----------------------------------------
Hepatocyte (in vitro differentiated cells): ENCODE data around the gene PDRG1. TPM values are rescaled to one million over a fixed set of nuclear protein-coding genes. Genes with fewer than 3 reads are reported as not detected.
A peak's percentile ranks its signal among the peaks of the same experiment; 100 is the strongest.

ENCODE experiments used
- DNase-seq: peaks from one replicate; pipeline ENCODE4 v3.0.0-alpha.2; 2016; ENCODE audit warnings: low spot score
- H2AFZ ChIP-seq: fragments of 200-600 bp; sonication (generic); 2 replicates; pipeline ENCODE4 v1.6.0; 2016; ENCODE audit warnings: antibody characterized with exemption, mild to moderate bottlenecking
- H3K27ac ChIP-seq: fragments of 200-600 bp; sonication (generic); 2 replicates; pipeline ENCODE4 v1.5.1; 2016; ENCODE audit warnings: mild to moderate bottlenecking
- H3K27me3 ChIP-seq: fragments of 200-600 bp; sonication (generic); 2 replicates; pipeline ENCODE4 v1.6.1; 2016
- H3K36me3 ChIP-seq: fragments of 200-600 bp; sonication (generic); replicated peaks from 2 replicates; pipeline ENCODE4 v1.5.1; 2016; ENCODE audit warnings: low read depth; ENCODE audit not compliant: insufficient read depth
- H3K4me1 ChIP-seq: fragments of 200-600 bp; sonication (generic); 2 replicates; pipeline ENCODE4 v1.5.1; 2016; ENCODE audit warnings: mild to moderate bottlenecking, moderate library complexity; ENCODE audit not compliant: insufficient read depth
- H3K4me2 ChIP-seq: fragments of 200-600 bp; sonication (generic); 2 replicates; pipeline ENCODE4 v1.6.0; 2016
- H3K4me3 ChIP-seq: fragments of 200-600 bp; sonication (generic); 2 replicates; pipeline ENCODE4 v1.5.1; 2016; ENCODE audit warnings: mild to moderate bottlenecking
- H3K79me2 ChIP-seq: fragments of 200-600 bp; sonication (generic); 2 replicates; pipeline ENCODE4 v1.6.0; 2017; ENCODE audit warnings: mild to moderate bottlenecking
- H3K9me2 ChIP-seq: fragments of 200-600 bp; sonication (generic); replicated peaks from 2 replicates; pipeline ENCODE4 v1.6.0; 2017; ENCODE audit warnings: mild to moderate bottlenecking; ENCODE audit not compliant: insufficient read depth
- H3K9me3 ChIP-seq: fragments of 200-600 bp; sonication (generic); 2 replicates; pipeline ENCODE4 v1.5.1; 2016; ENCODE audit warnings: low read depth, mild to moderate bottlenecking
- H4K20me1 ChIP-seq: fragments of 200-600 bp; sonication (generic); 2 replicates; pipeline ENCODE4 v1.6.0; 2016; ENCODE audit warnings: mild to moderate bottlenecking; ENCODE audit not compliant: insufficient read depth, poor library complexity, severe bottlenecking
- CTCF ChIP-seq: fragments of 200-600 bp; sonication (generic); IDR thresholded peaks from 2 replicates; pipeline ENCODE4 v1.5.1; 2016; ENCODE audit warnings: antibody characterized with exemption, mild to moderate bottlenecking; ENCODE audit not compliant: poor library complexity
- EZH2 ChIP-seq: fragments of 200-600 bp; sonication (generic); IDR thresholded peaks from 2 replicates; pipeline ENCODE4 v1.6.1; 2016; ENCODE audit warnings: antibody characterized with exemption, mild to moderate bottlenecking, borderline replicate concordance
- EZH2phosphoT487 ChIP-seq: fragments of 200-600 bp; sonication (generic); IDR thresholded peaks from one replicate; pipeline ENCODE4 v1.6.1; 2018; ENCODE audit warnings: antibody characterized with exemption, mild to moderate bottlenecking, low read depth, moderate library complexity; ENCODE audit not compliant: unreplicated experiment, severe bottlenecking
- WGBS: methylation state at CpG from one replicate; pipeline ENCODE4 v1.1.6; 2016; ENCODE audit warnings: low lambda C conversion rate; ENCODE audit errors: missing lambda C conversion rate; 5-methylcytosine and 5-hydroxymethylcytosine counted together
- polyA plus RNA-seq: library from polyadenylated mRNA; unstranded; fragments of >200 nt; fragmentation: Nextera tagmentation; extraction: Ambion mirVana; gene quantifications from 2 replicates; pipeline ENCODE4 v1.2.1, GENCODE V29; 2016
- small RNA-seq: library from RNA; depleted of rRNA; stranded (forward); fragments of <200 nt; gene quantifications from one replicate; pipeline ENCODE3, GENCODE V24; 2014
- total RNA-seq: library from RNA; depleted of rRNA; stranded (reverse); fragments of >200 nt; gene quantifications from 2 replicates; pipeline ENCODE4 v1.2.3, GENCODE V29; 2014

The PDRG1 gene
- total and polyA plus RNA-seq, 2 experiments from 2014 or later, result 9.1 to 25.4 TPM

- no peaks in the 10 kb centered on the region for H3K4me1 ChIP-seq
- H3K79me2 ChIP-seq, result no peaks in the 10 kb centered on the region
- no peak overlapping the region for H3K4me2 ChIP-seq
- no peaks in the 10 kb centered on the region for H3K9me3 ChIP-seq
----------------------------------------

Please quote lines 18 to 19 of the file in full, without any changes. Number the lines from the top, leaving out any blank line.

- EZH2phosphoT487 ChIP-seq: fragments of 200-600 bp; sonication (generic); IDR thresholded peaks from one replicate; pipeline ENCODE4 v1.6.1; 2018; ENCODE audit warnings: antibody characterized with exemption, mild to moderate bottlenecking, low read depth, moderate library complexity; ENCODE audit not compliant: unreplicated experiment, severe bottlenecking
- WGBS: methylation state at CpG from one replicate; pipeline ENCODE4 v1.1.6; 2016; ENCODE audit warnings: low lambda C conversion rate; ENCODE audit errors: missing lambda C conversion rate; 5-methylcytosine and 5-hydroxymethylcytosine counted together